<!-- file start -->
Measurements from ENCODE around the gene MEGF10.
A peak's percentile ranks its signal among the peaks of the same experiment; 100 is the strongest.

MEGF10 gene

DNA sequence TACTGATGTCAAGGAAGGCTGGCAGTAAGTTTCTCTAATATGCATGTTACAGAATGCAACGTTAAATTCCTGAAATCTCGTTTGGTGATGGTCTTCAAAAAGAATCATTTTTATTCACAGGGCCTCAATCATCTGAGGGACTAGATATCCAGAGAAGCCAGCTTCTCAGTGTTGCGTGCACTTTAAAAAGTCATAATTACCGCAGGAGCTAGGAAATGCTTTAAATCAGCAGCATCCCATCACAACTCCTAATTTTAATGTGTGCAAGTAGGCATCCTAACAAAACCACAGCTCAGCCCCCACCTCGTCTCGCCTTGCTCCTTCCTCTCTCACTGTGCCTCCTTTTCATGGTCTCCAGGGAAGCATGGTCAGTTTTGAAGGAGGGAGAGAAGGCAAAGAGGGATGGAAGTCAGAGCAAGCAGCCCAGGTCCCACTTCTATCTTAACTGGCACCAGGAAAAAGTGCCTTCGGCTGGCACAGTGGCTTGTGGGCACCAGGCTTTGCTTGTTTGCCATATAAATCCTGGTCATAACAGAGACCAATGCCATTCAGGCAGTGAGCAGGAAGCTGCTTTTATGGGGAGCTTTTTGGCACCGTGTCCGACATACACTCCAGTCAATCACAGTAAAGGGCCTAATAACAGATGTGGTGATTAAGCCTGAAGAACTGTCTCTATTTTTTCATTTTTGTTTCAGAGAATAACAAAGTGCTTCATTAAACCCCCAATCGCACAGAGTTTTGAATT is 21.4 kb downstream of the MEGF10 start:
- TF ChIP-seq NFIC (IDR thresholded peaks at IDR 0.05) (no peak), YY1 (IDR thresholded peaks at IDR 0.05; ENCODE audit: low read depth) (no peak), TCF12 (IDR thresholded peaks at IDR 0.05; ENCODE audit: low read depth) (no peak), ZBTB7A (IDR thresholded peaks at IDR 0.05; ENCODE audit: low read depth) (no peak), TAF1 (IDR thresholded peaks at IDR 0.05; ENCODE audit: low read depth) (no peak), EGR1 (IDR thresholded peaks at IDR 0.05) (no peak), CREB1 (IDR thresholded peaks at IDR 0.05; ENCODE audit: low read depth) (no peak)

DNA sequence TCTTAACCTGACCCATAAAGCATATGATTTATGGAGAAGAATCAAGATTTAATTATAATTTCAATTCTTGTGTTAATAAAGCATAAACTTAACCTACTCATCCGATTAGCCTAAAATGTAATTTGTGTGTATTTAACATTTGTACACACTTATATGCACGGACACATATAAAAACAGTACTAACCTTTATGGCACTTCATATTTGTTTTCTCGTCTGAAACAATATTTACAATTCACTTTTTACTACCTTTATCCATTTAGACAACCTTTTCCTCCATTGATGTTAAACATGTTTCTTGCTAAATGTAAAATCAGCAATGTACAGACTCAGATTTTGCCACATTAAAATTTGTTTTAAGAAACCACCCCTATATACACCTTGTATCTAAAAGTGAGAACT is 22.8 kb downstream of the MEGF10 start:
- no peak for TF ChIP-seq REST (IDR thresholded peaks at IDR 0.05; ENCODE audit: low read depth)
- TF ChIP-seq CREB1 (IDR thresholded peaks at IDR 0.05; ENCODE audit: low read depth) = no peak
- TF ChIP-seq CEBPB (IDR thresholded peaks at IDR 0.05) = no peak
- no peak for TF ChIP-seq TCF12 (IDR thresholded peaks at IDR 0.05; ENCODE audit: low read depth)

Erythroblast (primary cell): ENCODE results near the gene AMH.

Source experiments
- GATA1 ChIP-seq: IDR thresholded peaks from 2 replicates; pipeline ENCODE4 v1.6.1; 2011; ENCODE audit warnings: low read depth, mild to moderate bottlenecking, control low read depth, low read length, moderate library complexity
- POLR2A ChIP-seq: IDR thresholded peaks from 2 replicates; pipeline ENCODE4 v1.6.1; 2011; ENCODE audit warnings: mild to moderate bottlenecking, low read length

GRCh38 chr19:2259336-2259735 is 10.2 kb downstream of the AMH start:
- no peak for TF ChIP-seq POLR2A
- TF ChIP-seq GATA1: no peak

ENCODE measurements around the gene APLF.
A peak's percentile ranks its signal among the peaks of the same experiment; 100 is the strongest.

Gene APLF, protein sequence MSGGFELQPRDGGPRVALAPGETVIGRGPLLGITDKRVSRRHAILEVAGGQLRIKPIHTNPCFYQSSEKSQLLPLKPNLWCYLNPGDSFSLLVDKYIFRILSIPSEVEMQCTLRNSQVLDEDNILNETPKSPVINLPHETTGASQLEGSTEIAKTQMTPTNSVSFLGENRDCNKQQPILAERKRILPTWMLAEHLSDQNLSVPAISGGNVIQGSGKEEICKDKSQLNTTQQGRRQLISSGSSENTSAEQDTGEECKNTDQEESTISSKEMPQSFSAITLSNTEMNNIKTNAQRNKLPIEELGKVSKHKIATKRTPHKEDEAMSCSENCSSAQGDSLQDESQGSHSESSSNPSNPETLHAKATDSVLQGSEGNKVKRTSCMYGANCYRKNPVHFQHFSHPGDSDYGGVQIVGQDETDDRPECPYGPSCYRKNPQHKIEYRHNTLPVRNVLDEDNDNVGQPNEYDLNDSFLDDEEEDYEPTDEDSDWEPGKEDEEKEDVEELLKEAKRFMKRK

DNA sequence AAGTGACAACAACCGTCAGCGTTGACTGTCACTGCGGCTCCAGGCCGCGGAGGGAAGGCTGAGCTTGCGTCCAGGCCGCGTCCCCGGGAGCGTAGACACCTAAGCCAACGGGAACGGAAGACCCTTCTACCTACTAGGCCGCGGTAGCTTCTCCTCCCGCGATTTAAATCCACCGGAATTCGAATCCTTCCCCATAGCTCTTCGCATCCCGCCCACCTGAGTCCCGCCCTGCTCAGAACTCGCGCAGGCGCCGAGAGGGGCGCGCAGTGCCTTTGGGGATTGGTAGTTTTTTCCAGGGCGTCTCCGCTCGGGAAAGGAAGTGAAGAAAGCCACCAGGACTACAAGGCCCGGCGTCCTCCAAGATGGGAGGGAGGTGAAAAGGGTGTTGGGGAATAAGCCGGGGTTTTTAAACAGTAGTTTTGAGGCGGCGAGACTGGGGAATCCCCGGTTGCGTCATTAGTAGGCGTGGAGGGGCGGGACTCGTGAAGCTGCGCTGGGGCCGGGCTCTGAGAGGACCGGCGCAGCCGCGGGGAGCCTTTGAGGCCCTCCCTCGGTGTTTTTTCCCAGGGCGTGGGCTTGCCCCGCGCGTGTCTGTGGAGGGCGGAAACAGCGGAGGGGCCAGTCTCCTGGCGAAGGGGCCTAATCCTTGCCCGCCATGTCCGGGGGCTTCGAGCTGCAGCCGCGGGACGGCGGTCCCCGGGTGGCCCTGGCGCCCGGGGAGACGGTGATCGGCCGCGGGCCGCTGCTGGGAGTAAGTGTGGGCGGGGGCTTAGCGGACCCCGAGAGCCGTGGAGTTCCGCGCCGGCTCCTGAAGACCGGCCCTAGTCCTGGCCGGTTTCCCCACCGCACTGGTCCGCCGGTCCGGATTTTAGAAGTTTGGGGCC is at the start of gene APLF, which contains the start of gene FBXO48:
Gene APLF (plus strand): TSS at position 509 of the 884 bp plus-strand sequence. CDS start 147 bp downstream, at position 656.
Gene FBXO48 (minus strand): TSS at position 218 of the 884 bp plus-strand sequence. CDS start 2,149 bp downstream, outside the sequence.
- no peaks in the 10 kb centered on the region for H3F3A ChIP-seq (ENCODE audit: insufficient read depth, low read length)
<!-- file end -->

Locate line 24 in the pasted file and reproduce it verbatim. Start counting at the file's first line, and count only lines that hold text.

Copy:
- no peaks in the 10 kb centered on the region for H3F3A ChIP-seq (ENCODE audit: insufficient read depth, low read length)